This article is from the January issue of Total Politics
What did the No to AV campaign do right and what did the Yes to AV campaign do wrong?
The Yes campaign set up regional bases, regional hubs, regional websites, regional Twitter pages, YouTube… It focused heavily on its digital presence.
Early on, I was made head of press for the No to AV campaign. I asked journalists what would interest them about No to AV. They said it was as dry as a bone, but that the political context was interesting. The Yes campaign tried to divorce the concept of the alternative vote from its political context – major mistake. They hid their Lib Dem support. They had Jonathan Bartley and celebrities fronting the campaign. They had Colin Firth just when The King’s Speech was going nuclear. If it was all about celebrities, we could have been buried by that alone.
We saw the political context. By playing to that we got into the newspapers, which was where, ultimately, people would hear about the campaign. You’re shouting in a pretty empty room when you look at the social media strategy. If they’d got Justin Bieber, they’d be shouting to a crowded room but they wouldn’t necessarily get their point across.
Did they over-emphasise their social media and fail to recognise the importance of grassroots politics?
Well, they did see that they needed a grassroots campaign, and ploughed a lot of money into setting one up, but they thought they could remove their campaign from the political sphere. Once we had our Labour support, we went straight to the Labour CLPs and asked if they’d be supporting No or Yes. We went to local Conservatives and got them handing out No to AV stuff alongside their council leaflets.
If your team had run the Yes campaign and the Yes people had run the No campaign, would the result have been different?
We could have made it a lot more competitive. By focusing on the politics, we would have told Ed Miliband that he had to get the Labour Party onside, because if the party split, the Labour vote gets split. Then it’s anyone’s game.
And if they’d been able to line up Labour and the Lib Dems for AV, with only fringes of either supporting the No side, they’d have had a massive block. You can’t win by creating a whole new independent political agenda for the alternative vote, but it’s also about allocating resources.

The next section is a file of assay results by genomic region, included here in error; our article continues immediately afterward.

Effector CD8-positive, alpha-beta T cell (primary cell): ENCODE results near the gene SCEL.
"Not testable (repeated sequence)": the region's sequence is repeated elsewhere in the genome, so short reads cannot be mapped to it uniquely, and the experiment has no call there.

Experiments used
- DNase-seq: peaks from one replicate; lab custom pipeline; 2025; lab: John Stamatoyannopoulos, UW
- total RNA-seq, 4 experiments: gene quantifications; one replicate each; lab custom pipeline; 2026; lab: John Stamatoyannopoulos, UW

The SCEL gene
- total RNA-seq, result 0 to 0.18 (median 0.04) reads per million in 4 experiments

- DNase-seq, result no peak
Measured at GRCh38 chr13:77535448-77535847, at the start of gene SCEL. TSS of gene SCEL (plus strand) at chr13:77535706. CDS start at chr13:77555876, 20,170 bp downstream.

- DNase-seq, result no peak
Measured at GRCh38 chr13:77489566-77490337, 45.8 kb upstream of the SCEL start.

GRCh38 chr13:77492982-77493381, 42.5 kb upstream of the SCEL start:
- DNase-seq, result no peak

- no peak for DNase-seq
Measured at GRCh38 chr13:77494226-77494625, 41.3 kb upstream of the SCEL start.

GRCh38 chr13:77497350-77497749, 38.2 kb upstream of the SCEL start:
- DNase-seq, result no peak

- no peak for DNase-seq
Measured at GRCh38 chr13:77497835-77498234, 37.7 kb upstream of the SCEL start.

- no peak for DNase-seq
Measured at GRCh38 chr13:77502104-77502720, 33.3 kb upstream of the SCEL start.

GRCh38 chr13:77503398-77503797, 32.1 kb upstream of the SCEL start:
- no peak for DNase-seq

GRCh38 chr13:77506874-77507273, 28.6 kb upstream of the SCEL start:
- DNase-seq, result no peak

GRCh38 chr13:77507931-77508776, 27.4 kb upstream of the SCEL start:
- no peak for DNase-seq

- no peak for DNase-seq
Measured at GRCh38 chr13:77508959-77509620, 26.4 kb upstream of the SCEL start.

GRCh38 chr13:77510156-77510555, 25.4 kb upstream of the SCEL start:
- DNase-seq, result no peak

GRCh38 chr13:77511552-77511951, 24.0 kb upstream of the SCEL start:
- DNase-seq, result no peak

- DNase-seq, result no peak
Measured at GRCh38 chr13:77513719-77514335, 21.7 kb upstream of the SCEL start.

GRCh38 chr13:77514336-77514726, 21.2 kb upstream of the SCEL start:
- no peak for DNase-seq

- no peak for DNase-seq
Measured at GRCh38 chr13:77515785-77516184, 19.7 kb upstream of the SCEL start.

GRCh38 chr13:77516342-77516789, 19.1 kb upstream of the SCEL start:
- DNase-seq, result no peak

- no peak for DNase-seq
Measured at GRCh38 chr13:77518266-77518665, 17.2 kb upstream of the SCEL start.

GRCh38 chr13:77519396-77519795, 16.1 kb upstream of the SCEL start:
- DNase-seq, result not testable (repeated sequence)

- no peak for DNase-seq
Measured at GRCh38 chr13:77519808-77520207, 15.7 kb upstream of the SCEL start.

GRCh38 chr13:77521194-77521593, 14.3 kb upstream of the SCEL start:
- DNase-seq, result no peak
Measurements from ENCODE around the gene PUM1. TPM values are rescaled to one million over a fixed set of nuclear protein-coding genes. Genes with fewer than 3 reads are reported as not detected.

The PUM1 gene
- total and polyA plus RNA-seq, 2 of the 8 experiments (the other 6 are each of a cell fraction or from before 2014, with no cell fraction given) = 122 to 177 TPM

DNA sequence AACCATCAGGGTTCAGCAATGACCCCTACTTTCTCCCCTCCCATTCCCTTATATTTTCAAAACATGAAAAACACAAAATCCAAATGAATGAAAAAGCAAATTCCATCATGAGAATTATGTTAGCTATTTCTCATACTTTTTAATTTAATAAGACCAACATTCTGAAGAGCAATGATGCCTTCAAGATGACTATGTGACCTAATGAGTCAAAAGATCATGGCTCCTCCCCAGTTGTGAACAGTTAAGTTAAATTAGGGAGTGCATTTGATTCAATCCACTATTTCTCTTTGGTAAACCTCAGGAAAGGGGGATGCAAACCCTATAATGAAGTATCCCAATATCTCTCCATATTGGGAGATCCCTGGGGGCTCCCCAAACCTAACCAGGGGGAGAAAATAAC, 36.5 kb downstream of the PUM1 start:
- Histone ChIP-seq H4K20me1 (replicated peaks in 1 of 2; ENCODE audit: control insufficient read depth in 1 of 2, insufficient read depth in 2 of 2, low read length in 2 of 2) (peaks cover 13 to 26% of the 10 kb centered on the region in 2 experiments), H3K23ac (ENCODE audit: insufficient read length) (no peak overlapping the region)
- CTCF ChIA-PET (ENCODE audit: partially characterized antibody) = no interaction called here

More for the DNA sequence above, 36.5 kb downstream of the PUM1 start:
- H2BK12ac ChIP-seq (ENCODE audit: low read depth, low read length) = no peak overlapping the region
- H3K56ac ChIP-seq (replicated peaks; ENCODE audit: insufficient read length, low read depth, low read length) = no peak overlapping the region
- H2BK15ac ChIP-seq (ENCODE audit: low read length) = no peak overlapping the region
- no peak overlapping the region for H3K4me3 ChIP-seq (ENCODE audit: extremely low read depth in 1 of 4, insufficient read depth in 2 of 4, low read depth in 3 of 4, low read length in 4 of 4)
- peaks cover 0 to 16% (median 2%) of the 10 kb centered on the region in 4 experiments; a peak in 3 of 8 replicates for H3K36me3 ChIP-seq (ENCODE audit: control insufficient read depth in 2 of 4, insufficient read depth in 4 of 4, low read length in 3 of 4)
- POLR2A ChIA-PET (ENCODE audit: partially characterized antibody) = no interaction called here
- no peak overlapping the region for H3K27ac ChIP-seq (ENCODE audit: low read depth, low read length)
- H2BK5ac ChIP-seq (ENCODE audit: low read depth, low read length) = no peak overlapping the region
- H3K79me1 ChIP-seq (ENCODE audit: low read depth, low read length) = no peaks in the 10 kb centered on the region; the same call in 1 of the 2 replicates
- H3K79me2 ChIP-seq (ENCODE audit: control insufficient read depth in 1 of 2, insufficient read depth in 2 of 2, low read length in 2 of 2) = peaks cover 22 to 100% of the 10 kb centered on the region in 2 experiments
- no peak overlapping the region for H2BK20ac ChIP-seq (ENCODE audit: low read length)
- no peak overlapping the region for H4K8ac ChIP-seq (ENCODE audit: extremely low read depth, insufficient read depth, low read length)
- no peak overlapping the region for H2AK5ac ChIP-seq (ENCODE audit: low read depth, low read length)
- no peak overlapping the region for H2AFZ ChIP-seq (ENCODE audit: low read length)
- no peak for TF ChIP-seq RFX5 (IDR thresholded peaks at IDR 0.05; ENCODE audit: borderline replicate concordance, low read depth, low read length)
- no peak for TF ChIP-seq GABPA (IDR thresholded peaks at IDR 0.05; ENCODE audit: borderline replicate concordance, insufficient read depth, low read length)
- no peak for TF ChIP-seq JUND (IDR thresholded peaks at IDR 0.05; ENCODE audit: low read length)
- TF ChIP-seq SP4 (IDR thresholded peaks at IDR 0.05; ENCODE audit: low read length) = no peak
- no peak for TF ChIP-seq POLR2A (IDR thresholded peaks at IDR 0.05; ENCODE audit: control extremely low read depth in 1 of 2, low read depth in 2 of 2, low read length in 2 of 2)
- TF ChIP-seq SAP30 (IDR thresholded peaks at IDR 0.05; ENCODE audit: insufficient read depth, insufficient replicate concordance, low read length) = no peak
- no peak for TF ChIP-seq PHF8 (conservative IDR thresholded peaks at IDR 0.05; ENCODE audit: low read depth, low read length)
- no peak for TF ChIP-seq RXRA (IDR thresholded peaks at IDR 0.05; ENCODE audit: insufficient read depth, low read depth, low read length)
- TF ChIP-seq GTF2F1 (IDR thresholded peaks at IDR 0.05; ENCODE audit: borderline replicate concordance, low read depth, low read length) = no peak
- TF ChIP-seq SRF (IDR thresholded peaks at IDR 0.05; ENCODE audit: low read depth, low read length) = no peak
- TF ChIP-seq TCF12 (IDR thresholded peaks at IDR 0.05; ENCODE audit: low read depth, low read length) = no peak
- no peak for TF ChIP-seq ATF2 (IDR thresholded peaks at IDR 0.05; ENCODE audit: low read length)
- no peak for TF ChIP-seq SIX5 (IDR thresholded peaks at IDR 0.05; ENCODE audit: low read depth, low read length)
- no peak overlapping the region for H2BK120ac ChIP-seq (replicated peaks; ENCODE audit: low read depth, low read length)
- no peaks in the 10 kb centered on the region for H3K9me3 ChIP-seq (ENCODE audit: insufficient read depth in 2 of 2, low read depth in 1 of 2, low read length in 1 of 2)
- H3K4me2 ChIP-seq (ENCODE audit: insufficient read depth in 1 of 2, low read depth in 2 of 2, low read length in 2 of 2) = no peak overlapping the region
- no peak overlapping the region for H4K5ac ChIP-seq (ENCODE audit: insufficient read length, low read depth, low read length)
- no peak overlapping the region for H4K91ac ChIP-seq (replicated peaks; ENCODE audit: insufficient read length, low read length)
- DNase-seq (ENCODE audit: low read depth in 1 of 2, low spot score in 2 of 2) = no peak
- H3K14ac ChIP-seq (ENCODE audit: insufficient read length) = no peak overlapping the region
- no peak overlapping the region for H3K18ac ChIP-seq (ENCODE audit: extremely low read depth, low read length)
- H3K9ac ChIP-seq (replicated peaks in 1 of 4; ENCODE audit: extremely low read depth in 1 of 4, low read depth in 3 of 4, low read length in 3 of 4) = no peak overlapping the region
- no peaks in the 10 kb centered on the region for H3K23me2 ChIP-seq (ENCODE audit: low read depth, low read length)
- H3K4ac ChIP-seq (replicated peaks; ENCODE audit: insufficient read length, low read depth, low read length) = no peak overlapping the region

In the early stages of the AV campaign, they had money and we had nothing. We ploughed all our money into staff and media coverage. And we kept pace with them. They could have blown us out the water, but were too busy establishing their small networks and massive online presence. They gave us enough time to hang in there so that we could hit back.
How important is digital? Could you get by without a good digital campaign?
No, because it would get picked up in the mainstream media, and if it gets reported, it’s an indication how your campaign is doing. If they’ve got a very glitzy website and you’re running on a Wordpress blog, commentators will jump on it.
Dylan Sharpe is head of media relations for the Countryside Alliance
Massimo at 10 Northumberland Avenue is a short walk from Parliament. It has an informal, charming oyster bar with all-day aperitivo and wines from France and Italy and cocktails.
We drank Negroni (gin and Campari vermouth); Gin and tonic.
We ate Linguine ‘Carmelo style’ with clams, prawns, squid, mussels and fresh tomatoes; potato gnocchi with oxtail ragu and five-year aged Parmesan.
To book a table at Massimo, visit www.massimo-restaurant.co.uk or call 020 7998 0555